Georgia is a land of great potential. Since 1991, a sharp decrease in corruption, combined with democratic reform, has laid the groundwork for a brighter future. And yet, with 36 people groups in a population of just over 4 million, inter-ethnic conflict remains a grim fact of life, while political turmoil and strife with Russia over disputed land in Abkhazia and South Ossetia add to the unrest. In fact, in 2014, Russia signed a strategic partnership agreement with Abkhazia, which only worsened the nation’s relationship with Georgia.
Also, during the past decade, more than a quarter of a million people have been displaced by ongoing conflict. Many of them are now living in makeshift camps around the capital of Tbilisi and are in great need of humanitarian aid. Unfortunately, despite the Georgian government’s recent attempts to help them, these hurting people still face many challenges. Most notably, they often experience issues with the resettlement process, there are few jobs available for them, and the general population is largely unaware of their suffering.
However, Georgia is experiencing positive changes, including a new openness to spirituality, especially Christianity. Unlike many of its neighbors, Georgia is actually changing laws to provide more freedom for evangelicals and other non-Orthodox faiths. The national university’s former Department of Atheism has even become a theological faculty!
Christian groups of all expressions have experienced growth, and our School Without Walls (SWW) program is no exception. “We see real changes brought to our country by SWW,” said Oleg, pastor of one of the churches participating in the program. “Young people’s relationships to the church and the world are changing. They are becoming more committed and active!” As Georgia continues to work for freedom and peace for its people, our SWW students and graduates will be there to lead the way.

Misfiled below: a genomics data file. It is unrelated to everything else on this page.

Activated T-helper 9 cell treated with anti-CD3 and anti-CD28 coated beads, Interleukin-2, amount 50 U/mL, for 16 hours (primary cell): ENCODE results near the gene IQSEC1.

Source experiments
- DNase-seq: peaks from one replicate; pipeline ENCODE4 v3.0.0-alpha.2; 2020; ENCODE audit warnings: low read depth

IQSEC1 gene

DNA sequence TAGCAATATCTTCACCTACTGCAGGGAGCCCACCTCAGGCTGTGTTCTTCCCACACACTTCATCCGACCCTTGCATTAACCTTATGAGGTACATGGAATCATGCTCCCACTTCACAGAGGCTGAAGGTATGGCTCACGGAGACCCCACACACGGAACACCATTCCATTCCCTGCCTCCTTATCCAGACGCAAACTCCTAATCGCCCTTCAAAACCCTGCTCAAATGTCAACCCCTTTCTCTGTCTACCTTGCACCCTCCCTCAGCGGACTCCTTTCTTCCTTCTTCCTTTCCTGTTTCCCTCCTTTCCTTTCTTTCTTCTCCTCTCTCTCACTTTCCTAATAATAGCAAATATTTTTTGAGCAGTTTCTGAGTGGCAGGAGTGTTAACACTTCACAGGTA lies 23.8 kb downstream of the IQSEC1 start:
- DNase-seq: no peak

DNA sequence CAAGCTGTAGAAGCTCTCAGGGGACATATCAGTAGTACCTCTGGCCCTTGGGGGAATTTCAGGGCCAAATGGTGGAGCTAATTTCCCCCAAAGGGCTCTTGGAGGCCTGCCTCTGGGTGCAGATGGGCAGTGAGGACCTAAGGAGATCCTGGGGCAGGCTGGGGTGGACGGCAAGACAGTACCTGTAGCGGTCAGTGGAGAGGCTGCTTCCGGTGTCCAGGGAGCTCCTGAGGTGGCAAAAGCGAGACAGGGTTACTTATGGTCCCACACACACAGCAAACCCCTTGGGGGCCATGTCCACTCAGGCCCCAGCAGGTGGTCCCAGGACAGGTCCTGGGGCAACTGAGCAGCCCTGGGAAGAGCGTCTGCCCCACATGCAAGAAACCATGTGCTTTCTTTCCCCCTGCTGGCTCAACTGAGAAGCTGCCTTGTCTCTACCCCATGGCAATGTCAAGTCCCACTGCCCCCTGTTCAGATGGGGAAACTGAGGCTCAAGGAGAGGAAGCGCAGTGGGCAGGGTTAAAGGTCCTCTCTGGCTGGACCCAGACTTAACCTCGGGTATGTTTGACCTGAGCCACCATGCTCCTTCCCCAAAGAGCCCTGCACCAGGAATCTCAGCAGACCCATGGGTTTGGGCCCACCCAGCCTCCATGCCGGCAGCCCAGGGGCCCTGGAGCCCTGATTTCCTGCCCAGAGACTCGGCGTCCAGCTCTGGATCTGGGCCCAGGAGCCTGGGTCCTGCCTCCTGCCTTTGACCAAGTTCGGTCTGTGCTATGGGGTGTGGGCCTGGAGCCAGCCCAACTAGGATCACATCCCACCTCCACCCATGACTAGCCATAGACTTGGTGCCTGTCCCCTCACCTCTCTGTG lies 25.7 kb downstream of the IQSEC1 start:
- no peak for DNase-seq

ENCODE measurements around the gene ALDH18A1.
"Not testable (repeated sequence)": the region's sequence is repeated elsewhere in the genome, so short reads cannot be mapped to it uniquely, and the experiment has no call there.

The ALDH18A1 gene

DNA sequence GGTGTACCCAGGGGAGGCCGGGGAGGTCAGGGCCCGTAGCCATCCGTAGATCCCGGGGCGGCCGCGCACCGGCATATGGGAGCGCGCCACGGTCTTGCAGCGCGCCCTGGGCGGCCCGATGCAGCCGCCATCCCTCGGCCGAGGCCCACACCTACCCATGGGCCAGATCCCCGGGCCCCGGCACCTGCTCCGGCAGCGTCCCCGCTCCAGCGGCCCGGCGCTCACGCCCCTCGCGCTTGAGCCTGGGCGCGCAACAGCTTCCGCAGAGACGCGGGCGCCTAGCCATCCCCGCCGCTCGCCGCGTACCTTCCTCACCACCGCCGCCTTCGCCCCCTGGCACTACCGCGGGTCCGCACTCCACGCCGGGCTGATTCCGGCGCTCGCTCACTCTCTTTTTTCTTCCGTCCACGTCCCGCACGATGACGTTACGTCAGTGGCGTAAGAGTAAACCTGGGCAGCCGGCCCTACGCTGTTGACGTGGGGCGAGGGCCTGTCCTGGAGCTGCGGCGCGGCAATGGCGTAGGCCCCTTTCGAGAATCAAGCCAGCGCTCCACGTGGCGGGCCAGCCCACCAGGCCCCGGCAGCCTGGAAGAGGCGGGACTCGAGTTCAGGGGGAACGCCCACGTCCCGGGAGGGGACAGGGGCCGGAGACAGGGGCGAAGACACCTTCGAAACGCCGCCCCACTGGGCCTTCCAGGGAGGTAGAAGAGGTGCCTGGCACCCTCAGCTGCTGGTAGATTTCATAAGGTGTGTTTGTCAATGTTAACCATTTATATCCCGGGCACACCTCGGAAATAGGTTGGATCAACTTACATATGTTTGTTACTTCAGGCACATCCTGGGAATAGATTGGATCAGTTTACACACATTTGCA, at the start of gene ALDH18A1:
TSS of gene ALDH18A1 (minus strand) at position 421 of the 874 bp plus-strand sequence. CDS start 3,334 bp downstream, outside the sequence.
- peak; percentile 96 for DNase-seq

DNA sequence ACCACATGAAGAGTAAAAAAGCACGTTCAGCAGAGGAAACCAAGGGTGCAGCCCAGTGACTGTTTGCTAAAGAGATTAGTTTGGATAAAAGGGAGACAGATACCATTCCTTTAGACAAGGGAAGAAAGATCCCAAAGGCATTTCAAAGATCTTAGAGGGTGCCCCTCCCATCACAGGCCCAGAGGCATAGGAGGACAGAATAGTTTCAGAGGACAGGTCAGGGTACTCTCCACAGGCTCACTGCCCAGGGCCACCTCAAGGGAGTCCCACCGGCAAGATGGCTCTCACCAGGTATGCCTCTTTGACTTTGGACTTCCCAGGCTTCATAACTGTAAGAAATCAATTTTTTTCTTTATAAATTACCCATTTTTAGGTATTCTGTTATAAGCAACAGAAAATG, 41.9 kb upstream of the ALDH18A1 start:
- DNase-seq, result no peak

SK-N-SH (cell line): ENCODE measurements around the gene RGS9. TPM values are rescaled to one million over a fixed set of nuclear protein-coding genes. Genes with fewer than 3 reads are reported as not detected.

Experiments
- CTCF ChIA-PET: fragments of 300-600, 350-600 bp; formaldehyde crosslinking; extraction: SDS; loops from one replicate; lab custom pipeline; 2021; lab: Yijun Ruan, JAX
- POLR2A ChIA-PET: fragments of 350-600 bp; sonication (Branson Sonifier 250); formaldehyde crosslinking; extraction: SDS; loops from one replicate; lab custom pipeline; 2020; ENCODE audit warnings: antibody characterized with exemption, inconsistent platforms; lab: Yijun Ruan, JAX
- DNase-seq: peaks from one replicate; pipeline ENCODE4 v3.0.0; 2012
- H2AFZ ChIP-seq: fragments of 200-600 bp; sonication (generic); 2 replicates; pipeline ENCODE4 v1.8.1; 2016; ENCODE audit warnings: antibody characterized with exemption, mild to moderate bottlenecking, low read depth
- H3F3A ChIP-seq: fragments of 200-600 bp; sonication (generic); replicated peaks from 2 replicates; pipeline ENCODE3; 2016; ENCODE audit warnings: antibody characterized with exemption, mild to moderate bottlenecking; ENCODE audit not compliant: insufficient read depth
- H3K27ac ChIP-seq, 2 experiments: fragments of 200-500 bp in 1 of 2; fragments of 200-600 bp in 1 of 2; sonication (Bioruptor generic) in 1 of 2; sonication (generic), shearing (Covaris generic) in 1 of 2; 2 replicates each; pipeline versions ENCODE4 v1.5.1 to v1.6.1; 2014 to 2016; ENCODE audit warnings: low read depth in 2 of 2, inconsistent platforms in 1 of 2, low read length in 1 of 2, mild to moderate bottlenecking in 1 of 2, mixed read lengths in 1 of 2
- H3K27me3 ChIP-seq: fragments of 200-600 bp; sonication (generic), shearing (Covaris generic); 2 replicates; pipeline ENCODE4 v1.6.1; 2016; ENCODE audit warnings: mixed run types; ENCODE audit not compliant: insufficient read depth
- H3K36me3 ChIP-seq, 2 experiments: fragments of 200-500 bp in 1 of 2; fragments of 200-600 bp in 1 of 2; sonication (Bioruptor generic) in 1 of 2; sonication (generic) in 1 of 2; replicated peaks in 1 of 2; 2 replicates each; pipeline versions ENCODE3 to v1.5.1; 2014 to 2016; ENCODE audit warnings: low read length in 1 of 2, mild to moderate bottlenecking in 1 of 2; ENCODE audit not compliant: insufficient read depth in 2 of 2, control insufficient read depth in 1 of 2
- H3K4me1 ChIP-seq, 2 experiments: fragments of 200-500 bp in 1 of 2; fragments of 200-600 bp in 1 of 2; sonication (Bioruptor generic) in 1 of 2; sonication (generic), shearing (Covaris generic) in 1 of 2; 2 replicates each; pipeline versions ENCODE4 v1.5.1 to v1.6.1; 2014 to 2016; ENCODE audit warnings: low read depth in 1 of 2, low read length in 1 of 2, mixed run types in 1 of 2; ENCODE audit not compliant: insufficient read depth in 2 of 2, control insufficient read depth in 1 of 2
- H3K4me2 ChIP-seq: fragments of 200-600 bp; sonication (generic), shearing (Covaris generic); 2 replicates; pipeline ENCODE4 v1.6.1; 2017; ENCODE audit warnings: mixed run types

- For the great strides in economic, social, and political reform to continue, and for Georgia to set a good example of progress for its neighbors, especially by ending the ethnic strife and conflict with Russia that have kept the nation from realizing its full potential.
- For Georgian churches to be filled with a vision and passion for going beyond their walls to reach their communities and nation for Christ in practical and creative ways.
- For Christian agencies ministering both physically and spiritually to the many refugees from the wars in Abkhazia and South Ossetia as they struggle to survive without adequate food, water, heat, or medical care.
- For SWW to continue its growth in Georgia, developing more of the leaders this nation needs for the future.
David’s journey to Christ and a local church was not all smooth sailing – he stumbled many times along the way and came close to giving up. Looking back on his own experience and observing other Georgian youth, David came to the conclusion that the most difficult part of young people coming to Christ is getting them to take their first step into a church. David started thinking about how to bridge the gap between the world and the church, and how he and other young Christians could help their peers take that step.
It was at this point that David found SWW, and discovered that it was the perfect instrument for training and equipping young Christians to reach out to their non-Christian peers, creating programs and projects that can bridge the gap between society and the church. “I am thankful to God that I am a part of His body,” David says, “which so wonderfully connects very different people, making them one Body. I consider my local church my home and my family. It has problems, like any family, but with the love of Christ we are able to resolve them all.” SWW has equipped David to invite new members into that family.